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“There’s one thing which I daresay you noticed—that pair of slippers half kicked under the bath were of men’s size.” “Yes, I noticed that, too, and they were sprinkled with blood.” A man went calmly about his work while his wife lay dead in the house. After he is arrested and accused of the murder, doubt is cast regarding his guilt. Richardson is assigned the case. Richardson delves into the murdered woman’s strange background, and becomes convinced that the law is holding an innocent man. With dogged persistence and courage he pursues the sinister figure who dominated the terrible business. Will he, in the end, with the aid of an initialled handbag and an initialled hammer, bring the case to a successful end and find the guilty person? Who Killed Stella Pomeroy? was originally published in 1936. This new edition, the first in many decades, features an introduction by crime novelist Martin Edwards, author of acclaimed genre history The Golden Age of Murder. “Sir Basil Thomson’s tales are always good reading, and he has the knack of being accurate about Scotland Yard.” Dorothy L. Sayers
“What are you looking for, sir?” he said. “Bloodstains.” Scotland Yard is concerned with the murderer, or murderers, of the mysterious Bernard Pitt. The dead man is discovered with a false identity, courtesy of the many forged papers and documents found with him. The trail leads to France, where we discover why a French milliner chose to ride in a laundry basket, why the two American men are so interested in their wives’ hat trimmings, and why it is so difficult for the French police to touch a criminal with high political connections. But Richardson discovers that the murder of Bernard Pitt was only an incident in the diabolical plot linking a network of criminals on both sides of the Channel. The Milliner’s Hat Mystery, a novel which inspired Ian Fleming, was first published in 1937. This new edition, the first for many decades, includes an introduction by crime novelist Martin Edwards, author of acclaimed genre history The Golden Age of Murder. “Sir Basil Thomson is a past-master in the mysteries of Scotland Yard.” Times Literary Supplement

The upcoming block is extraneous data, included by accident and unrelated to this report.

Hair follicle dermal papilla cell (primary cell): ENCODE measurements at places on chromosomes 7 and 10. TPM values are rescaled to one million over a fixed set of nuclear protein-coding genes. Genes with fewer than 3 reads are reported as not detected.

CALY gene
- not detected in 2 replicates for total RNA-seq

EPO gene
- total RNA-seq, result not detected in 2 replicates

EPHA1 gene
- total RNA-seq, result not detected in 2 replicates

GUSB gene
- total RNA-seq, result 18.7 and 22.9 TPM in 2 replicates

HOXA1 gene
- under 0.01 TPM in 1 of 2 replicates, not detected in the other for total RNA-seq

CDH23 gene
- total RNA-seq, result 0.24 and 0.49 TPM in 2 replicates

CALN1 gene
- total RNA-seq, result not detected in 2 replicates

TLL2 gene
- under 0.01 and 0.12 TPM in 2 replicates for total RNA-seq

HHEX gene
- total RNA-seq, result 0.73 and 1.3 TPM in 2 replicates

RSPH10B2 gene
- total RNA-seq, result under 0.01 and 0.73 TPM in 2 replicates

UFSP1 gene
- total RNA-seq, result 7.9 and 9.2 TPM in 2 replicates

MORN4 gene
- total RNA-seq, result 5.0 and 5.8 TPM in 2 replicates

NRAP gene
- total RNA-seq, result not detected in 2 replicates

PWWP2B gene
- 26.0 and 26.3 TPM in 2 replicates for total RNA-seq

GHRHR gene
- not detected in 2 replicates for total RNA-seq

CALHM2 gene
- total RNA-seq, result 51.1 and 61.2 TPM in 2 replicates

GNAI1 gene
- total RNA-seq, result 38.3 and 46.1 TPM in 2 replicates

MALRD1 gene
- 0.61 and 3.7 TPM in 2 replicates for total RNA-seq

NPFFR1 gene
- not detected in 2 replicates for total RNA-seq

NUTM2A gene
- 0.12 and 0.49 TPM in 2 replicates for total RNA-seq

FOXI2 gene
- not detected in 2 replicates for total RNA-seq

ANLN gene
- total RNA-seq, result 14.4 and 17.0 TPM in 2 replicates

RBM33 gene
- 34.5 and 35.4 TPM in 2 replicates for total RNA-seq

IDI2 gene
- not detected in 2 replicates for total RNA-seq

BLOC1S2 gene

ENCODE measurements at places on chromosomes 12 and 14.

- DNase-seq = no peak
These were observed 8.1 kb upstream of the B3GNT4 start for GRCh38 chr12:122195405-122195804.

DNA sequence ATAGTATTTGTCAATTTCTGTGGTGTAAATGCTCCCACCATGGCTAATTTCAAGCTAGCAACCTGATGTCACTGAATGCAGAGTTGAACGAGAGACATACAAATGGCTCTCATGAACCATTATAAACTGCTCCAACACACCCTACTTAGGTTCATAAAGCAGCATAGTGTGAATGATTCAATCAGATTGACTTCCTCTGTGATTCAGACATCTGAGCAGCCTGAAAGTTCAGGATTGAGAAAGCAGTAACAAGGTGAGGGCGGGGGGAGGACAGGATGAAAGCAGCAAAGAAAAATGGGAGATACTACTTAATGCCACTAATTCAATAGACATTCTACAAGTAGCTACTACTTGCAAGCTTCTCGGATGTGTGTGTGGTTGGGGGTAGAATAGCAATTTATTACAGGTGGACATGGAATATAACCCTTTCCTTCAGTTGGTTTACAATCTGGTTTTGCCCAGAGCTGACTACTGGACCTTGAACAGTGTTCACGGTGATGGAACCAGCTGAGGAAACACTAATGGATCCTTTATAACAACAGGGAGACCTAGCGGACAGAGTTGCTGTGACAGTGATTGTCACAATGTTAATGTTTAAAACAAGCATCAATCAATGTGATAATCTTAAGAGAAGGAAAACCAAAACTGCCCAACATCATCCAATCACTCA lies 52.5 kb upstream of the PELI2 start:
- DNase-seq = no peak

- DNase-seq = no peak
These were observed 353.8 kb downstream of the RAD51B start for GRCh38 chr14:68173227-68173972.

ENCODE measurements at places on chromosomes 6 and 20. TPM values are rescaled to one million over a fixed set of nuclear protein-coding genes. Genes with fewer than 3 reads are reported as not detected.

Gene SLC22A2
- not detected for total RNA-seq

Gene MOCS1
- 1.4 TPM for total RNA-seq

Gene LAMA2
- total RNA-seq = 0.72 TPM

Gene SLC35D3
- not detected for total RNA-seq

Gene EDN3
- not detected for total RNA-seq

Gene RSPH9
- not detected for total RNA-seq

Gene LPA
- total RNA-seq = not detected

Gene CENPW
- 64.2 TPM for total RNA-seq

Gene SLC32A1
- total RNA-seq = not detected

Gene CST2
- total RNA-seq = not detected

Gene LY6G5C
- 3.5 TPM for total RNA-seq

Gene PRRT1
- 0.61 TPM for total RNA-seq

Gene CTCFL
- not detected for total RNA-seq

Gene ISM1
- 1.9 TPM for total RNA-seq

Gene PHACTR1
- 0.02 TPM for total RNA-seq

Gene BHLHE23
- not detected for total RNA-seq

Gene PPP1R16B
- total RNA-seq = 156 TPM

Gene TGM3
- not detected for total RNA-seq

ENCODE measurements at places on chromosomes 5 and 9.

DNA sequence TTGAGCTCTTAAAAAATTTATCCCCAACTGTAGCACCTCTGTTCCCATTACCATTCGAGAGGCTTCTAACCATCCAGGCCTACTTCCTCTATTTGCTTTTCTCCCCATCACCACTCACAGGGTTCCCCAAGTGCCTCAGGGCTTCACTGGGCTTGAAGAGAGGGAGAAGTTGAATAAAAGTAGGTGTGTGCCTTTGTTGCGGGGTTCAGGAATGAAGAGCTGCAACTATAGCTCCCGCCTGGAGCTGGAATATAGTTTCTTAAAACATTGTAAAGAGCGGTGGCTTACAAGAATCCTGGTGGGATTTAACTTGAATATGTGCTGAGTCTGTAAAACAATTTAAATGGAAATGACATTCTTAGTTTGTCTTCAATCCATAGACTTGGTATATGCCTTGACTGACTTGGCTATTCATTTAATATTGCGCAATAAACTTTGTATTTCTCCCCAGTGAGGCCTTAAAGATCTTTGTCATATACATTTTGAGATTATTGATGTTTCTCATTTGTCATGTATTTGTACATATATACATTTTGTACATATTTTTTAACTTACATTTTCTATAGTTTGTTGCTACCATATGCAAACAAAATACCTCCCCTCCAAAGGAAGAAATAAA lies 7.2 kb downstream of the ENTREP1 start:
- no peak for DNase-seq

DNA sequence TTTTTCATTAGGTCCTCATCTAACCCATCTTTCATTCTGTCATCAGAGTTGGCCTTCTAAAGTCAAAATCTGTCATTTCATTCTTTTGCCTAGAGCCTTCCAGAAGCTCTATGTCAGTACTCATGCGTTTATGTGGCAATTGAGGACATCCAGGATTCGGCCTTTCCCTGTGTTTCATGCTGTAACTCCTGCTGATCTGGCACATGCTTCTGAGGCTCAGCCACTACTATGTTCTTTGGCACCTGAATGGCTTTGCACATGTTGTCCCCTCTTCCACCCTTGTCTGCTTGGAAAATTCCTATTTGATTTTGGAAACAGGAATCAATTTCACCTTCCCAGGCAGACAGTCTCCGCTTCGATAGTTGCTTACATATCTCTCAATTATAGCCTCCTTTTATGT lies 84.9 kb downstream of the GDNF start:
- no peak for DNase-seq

None of the other guests could explain what she was doing in Crooked Lane during the night... Beautiful Margaret Gask, guest at Scudamore Hall, was shot to death on the driveway of the estate. The mink coat that she should have been wearing turned out to be the first clue Scotland Yard had to work on. Then a man she knew, a receiver of stolen goods, turns up dead. Soon more shady characters are drawn into the story: receivers, jewel thieves, confidence men and convicted felons on both sides of the Channel. Richardson, now Chief Constable, orchestrates the clues concerning a murdered French senator, the theft of a famous emerald, a fake Italian prince and a mysterious priest who sought sanctuary after perpetrating thefts and felonies all over France. The case ends back in Scudamore Hall, where an ecclesiastical robe replaces a mink coat as Exhibit A. The last and arguably most entertaining of all the Richardson novels, A Murder is Arranged (1937) has action, humour and a brilliant cast of major and minor characters. This new edition, the first in many decades, includes a new introduction by crime novelist Martin Edwards, author of acclaimed genre history The Golden Age of Murder. “Few authors can claim such an intimate knowledge of Scotland Yard and criminals as Sir Basil Thomson, one-time Assistant Commissioner at the Yard. He provides subtle intrigue, clever deduction, and bright dialogue.” Referee
In the hall he found the body of his maidservant, Helen Dunn, aged about fifty, lying on the floor near the telephone. She had bled profusely from a wound in the head and her body was cold. Richardson’s second case begins with a murder and robbery at a quiet house in Laburnum Road, and goes on to include an escaped parrot and a seemingly perfect crime which threatened a scandal to shock all England. Follow with Detective-Sergeant Richardson the fantastic story of an antiquarian’s nephew, a pseudo policeman, and a stolen car...search with him for a man wanted for murder...another who fainted at a political meeting...the Treasury note which, because of the name written on it, was a warrant of death. Packed with clues, excitement and humour, this mystery will be certain to thrill and satisfy even the most ardent devotee of detective fiction. Richardson Scores Again was first published in 1934. This new edition, the first in many decades, includes a new introduction by crime novelist Martin Edwards, author of acclaimed genre history The Golden Age of Murder. “Sir Basil Thomson’s tales are always good reading, and he has the knack of being accurate about Scotland Yard. His book is full of agreeable people, and his case is neatly put together.” Dorothy L. Sayers, Sunday Times “Few authors can claim such an intimate knowledge of Scotland Yard and criminals as Sir Basil Thomson, one-time Assistant Commissioner at the Yard. He provides subtle intrigue, clever deduction, and bright dialogue, and the whole combines to make easily the best mystery yarn that has come my way in recent weeks. No words are wasted in the fast-moving plot...This book must not be missed.” Referee
"'Georgette Heyer is unbeatable.' Sunday Telegraph. A beautifully repackaged edition of one of the best of the best. When the eligible Earl of Rule offers for the hand of the Beauty of the Winwood Family, he has no notion of the distress he causes his intended. For Miss Lizzie Winwood is promised to the excellent, but impoverished Mr Edward Heron. Disaster can only be averted by the delightful impetuosity of her youngest sister, Horatia, who conceives her own, distinctly original plans ..."
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